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Williamsburg, Pennsylvania
—  Borough  —



Williamsburg, Pennsylvania is located in Pennsylvania
Williamsburg, Pennsylvania
Coordinates: 40°27′42″N 78°12′14″W / 40.46167, -78.20389Coordinates: 40°27′42″N 78°12′14″W / 40.46167, -78.20389
Country United States
State Pennsylvania
County Blair
Settled 1790
Incorporated 1827
Government
 • Type Borough Council
 • Mayor Ted Hyle
Area
 • Total 0.4 sq mi (1.0 km2)
Population (2000)
 • Total 1,345
 • Density 3,599.7/sq mi (1,403.5/km2)
Time zone Eastern (EST) (UTC-5)
 • Summer (DST) EDT (UTC-4)
Zip code 16693
Area code(s) 814

Williamsburg in Morrisons Cove, is a borough in Blair County, Pennsylvania, United States. The population was 1,345 at the 2000 census. It is part of the Altoona, PA Metropolitan Statistical Area.

Geography[]

Williamsburg is located at 40°27′42″N 78°12′14″W / 40.46167, -78.20389 (40.461587, -78.203954).[1]

According to the United States Census Bureau, Williamsburg has a total area of 0.4 square miles (1.0 km2), all of it land.

According to the US Geological survey, Williamsburg and the surrounding area sits on a 550 feet thick bed of sandstone, divided into medina white, red, and gray, with beds of red shale. Below that is the Oneida band, a 500 feet thick bed of greenish gray, iron speckled and very hard sandstone.

Williamsburg is accessed by Pennsylvania Route 866, approximately fifteen miles from Altoona to the west and thirteen miles from Huntingdon to the east. The streets are laid out in a grid pattern; going from the Frankstown Branch Juniata River southward are First (or Front) Street, Second Street, Third Street, and Fourth Street (east side of the borough only). Union Street and Academy Alley/Sage Hill Drive follow the same direction of Fourth Street, if it continued. The main street is High Street, which runs through the center of the borough. Going east from High Street are Spring, Liberty, and Locust Streets; going west are Plum, Black, Taylor, and Dean Streets.

Union Street was named in honor of the federal union; Liberty Street for American liberty. Locust and Plum were named for trees. Black, Taylor and Dean were named for three Blair County judges born in Williamsburg. Academy Alley borders the school property. A small cross street along the eastern side of the high school, is named Blue Pirate Street, after the school mascot.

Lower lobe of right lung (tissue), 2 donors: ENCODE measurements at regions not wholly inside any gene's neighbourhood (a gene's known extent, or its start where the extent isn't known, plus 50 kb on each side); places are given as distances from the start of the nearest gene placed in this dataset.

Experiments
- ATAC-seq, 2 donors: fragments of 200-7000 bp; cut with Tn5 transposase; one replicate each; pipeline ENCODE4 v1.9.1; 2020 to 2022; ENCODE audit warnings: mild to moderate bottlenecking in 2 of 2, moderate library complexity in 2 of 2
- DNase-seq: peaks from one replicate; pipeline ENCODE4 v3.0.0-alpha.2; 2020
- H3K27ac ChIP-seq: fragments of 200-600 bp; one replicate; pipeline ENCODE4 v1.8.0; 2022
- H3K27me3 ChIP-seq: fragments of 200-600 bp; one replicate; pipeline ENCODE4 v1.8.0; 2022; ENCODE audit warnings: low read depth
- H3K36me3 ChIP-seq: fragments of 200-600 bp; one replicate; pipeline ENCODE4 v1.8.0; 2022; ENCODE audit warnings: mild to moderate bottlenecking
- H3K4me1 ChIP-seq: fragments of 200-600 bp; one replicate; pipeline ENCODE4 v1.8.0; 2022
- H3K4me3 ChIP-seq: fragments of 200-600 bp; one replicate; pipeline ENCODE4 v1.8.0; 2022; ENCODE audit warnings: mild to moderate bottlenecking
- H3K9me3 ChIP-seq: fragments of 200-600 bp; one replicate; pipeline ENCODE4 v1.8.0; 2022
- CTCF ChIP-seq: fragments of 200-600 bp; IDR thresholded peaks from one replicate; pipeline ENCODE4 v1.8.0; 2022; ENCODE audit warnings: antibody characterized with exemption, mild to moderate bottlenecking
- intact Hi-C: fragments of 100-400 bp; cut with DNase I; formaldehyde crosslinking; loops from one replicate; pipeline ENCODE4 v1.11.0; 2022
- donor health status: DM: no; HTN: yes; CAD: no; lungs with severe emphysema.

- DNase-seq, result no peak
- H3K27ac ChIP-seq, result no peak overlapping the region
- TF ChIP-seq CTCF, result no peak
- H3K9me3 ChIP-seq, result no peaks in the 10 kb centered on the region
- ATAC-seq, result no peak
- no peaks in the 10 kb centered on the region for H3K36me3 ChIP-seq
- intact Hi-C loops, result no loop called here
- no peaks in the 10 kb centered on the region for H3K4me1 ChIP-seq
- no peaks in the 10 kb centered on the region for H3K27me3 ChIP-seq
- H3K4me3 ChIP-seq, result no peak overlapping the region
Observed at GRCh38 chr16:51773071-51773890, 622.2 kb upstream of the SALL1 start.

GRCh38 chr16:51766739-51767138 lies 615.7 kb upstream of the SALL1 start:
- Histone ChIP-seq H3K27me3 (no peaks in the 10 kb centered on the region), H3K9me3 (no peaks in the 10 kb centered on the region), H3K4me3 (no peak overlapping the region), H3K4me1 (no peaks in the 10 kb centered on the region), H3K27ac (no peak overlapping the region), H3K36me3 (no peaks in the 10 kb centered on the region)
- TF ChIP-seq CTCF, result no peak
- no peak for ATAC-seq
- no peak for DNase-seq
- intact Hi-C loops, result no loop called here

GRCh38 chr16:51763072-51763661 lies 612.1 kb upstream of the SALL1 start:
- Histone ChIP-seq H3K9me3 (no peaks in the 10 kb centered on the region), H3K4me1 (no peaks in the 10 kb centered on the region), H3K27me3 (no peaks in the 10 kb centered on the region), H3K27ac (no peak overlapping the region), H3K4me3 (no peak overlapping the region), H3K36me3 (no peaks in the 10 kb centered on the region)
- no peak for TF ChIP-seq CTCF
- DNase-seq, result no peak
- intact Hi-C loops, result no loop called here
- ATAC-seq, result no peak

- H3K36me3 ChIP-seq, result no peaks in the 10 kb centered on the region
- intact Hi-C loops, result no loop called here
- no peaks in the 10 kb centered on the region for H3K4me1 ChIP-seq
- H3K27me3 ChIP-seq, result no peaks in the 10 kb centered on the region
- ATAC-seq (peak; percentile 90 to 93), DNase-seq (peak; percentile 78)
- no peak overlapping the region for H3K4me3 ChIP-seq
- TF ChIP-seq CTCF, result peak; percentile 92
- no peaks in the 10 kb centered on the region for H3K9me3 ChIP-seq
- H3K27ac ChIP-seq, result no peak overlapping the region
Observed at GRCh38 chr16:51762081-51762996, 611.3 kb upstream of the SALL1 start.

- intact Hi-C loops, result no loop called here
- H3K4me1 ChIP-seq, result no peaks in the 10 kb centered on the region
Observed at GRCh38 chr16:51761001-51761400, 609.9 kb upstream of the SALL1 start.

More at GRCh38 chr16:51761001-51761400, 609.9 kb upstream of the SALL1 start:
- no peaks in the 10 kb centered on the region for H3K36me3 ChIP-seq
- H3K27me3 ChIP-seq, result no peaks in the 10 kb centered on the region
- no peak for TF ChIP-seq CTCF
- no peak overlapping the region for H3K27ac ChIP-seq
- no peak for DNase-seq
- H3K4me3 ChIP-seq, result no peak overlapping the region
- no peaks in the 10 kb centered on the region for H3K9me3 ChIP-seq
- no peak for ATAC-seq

The Frankstown Branch Juniata River borders the borough. Piney Creek flows into this river to the west of the borough, and Clover Creek to the east. Across the river is Robeson Extension, usually considered part of Williamsburg, but actually lying in Catharine Township. Street names from the borough extend into the Extension, with the addition of Recreation Drive (borders the ballfields) and Home Street (borders Grace Pointe Community Church, former site of the Blair County Children's Home). The Williamsburg Farm show is held at the complex in Robeson Extension.

Approaching Williamsburg on Route 866 from the west, after crossing the Juniata River (Frankstown Branch) two natural landmarks can be seen on the left. One is locally named Indian Rocks and is a series of exposed ridges of tall chimney like stone formations (one larger than the others). The other is a flat rock outcropping locally named Table Rock. Native American legends are associated with these rock formations. A hiker standing on top of Table Rock has a view over the entire town.

On the south side of Williamsburg is a large natural spring locally named The Big Spring. This water source is the reason Charles Schwab, the steel tycoon wanted to build a steel mill in Williamsburg. Ultimately Schwab built a paper mill and a housing development on the east side of Williamsburg, referred to as Schwab Town in the early years.

The Big Spring is a favorite photography location for wedding parties.

Wilmer Stultz, famous native son aviator who piloted Amelia Earhart across the Atlantic, as a passenger and the first woman to fly across the Atlantic, is buried, with his wife, in the Presbyterian Cemetery near The Big Spring.